Secret life of Cambridge suspect accused of plot to kill Spain's king
A suspected Basque terrorist accused of trying to assassinate the King of Spain appeared in court yesterday after a police swoop on his Cambridgeshire home.
Eneko Gogeaskoetxea, 44, was arrested at 8.55am yesterday in an armed raid on a rented house in Cambridge where he had lived "for several years" under the alias Cyril Macq.
Neighbours described the married father-of-two as a "regular dad" and committed member of Cambridge Squash Club, where he served as club secretary. But the European warrant for his arrest paints a different picture – that of a hard-line member of Basque separatist group Eta who was behind a botched attempt to kill King Carlos of Spain at Bilbao's Guggenheim Museum in 1997.
Westminster Magistrates Court yesterday heard how the plot was to launch long-range grenade launchers at the king but he was spotted by police in the museum's gardens filling a window box with ammunition.
When they moved in to arrest him, the explosives expert pulled out a hand gun and shot dead a policeman before engaging officers in a shoot-out through the streets of Bilbao.
He allegedly used the gun to hijack a lorry and two cars before escaping on the Spanish highway. His cousin Kepa Arronategi, who was keeping watch in a car with Gogeaskoetxea's brother Ibon, was arrested at the scene. Ibon was arrested in France last year and are both serving lengthy prison terms in Spain.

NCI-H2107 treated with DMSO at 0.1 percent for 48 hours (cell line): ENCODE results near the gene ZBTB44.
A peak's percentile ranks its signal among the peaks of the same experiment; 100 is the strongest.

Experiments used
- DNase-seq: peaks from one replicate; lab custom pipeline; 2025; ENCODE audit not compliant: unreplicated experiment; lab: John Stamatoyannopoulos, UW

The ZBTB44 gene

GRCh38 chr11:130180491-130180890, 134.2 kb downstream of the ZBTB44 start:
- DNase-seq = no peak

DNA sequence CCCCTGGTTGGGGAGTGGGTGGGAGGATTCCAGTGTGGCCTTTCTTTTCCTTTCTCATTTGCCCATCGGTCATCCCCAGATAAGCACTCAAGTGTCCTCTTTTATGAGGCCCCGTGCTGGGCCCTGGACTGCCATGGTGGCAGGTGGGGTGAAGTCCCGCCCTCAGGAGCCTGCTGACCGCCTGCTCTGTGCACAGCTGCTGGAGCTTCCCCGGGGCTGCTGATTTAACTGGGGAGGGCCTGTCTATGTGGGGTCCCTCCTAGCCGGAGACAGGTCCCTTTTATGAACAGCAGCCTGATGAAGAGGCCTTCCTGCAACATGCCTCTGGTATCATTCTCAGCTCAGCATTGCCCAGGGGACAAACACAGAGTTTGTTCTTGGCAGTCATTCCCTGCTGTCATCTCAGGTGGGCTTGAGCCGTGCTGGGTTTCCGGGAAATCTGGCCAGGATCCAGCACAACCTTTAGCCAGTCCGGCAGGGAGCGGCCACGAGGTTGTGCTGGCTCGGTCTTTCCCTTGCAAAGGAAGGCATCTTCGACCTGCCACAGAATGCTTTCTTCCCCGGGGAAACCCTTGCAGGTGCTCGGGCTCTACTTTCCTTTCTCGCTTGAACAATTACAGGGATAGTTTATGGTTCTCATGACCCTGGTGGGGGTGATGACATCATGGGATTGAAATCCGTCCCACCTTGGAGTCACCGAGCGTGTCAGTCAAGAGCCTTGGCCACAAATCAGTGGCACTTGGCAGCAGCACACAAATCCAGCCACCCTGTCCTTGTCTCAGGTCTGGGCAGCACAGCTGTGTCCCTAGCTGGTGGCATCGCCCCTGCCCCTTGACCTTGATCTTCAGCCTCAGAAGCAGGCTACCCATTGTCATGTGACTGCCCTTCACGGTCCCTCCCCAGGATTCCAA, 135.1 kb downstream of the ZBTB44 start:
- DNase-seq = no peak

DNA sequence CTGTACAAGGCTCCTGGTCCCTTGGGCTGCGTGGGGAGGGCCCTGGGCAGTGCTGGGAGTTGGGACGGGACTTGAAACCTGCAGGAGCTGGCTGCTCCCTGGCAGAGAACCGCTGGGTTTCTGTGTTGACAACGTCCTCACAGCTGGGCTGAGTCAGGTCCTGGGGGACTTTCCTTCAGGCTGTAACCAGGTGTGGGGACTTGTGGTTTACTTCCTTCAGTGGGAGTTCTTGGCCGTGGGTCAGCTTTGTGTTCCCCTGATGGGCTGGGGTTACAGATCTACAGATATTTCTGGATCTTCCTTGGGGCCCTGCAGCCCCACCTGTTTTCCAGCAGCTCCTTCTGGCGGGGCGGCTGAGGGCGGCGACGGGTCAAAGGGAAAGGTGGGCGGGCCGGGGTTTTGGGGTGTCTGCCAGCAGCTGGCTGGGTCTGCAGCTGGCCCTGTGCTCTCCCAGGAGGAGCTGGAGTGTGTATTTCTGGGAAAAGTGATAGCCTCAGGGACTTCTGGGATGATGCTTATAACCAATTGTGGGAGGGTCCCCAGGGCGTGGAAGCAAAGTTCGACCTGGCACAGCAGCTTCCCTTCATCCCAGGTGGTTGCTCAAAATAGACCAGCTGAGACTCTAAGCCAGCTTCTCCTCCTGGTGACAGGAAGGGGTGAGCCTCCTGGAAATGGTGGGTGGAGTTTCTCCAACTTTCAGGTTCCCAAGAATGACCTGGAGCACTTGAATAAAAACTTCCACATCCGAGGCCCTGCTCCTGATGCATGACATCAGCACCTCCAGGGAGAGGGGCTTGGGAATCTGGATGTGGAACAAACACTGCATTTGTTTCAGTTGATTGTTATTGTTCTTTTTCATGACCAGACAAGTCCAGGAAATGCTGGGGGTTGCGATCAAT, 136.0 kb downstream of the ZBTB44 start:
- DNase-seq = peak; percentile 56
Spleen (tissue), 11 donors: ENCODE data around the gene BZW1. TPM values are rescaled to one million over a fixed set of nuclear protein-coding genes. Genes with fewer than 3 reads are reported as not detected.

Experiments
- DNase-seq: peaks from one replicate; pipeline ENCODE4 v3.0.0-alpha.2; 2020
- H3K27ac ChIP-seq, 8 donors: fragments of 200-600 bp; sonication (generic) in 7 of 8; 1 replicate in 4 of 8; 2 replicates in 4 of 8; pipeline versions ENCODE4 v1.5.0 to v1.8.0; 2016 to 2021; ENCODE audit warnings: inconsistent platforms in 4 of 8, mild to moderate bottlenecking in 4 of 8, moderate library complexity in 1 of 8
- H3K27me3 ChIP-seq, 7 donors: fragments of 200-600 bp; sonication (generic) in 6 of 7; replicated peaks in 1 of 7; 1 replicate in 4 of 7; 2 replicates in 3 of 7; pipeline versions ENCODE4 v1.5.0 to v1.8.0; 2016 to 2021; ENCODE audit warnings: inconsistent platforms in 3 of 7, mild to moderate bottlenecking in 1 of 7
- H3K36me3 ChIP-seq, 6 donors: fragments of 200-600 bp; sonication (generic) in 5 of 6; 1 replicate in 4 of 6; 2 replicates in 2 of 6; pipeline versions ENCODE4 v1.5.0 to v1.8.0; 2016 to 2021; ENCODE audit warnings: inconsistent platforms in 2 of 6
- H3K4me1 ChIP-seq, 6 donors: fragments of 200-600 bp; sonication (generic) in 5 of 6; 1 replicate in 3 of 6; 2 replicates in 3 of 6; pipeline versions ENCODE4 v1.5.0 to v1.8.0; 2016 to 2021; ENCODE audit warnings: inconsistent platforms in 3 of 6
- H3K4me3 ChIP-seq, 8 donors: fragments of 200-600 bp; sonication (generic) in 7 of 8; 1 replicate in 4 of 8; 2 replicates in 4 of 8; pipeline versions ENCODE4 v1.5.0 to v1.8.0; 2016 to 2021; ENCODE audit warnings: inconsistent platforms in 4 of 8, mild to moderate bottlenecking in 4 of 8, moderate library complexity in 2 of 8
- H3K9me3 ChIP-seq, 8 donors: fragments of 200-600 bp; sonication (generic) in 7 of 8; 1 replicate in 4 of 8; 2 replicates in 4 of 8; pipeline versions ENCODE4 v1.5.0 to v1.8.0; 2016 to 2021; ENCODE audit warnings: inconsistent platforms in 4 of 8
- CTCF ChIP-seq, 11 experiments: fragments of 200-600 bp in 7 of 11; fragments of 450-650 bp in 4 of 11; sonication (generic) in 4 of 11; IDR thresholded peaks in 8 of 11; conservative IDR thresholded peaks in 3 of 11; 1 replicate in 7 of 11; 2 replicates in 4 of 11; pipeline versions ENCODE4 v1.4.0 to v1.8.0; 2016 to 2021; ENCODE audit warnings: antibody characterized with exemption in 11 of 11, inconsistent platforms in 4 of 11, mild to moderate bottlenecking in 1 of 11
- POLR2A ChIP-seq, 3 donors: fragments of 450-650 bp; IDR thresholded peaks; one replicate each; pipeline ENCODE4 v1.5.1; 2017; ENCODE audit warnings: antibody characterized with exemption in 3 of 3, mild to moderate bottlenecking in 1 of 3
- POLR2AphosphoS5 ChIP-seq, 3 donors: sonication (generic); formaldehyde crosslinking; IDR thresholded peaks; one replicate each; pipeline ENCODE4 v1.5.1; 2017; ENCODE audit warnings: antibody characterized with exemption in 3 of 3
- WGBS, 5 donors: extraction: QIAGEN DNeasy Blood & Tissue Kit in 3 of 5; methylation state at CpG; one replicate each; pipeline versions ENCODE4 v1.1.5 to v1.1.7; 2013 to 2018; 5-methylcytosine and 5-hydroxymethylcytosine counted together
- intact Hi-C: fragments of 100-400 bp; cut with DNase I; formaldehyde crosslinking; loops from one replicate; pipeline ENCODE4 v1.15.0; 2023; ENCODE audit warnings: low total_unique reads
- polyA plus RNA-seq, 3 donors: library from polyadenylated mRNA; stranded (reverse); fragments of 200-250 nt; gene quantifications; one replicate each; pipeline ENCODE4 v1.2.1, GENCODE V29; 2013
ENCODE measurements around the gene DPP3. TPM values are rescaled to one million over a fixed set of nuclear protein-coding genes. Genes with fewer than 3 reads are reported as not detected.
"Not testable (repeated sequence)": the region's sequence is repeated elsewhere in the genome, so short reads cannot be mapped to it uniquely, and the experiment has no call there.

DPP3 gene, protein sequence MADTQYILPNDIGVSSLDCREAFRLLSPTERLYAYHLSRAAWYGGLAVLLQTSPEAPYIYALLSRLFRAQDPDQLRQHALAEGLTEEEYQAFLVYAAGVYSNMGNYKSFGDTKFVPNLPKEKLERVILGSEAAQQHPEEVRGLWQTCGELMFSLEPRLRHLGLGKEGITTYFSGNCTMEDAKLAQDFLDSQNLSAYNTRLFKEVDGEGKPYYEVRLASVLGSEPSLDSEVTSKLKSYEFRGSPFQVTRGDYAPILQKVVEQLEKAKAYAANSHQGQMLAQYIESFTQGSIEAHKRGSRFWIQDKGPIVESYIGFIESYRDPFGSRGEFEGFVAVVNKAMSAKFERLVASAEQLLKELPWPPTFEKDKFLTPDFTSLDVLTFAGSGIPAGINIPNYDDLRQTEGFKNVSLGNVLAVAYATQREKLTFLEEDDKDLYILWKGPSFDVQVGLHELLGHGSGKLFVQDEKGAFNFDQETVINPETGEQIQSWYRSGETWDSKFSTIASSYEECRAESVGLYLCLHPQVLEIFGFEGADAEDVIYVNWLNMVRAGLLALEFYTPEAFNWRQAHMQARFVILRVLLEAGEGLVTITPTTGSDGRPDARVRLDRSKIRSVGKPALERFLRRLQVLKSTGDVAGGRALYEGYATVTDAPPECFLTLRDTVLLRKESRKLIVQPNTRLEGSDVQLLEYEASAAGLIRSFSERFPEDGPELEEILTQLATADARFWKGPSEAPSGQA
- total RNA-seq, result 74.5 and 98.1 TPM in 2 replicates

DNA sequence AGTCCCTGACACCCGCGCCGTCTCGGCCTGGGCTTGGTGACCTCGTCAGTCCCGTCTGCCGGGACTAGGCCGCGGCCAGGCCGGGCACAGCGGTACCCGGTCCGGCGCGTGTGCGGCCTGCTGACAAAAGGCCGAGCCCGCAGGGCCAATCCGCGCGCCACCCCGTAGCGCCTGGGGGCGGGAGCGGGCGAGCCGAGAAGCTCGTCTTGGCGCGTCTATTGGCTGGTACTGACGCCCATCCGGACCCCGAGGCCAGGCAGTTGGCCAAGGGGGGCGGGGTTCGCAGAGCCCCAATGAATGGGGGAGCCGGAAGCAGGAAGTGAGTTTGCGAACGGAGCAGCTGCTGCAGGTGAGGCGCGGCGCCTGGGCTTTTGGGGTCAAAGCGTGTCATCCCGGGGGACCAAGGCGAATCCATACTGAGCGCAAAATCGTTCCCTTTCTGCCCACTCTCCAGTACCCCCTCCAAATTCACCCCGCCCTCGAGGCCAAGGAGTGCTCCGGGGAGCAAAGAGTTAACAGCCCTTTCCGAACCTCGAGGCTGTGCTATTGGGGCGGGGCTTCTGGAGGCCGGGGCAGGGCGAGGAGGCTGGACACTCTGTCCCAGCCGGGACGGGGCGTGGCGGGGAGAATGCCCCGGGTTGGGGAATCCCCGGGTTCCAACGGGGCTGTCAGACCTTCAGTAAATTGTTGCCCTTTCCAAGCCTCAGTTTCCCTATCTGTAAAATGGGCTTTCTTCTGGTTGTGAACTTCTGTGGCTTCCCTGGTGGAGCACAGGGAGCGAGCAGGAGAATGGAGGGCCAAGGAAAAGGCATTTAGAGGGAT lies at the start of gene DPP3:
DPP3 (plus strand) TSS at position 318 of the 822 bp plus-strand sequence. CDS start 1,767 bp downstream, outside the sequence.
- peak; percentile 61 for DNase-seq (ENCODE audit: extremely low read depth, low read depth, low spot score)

Wearing a light blue T-shirt, Gogeaskoetxea appeared at the extradition hearing flanked by three security guards, with two more positioned at the doors of the court.
Asked if he consented to the extradition request he replied in English: "I do not."
James Stansfeld, on behalf of the Spanish authorities, said he had obtained false documents that let him live in the UK under a false identity.
The court heard that Gogeaskoetxea is wanted for eight offences: membership of terrorist organisation Eta; the attempted assassination of the king of Spain; possession of ammunition; the murder of a police officer; three counts of theft of vehicles; and forgery of public documents, namely the transferring of licence plates.
Living in Cambridge, Gogeaskoetxea provided IT support to the online retailer Play.com. Yesterday police hunted for clues at his workplace.
His arrest, after a long-term surveillance operation by Cambridgeshire and the Metropolitan police forces, was met with shock by friends and neighbours in the sleepy Arbury estate in Cambridge.
Neville Doe, 40, who lives two doors away, said he often chatted with his neighbour. "He is a very quietly spoken and polite man," said Mr Doe. "He just seemed like a regular dad."
Arronategui's wife, named locally as Maria Chaprillero, was seen every morning walking their two children to Arbury Primary School.
Steve Casey, chairman at Cambridge Squash Club, said: "Cyril has been the membership secretary at our squash club for seven years. I'm blown away by the news. He never spoke about politics. He was just a great squash player."
He will reappear at Westminster Magistrates' Court on 25 July.
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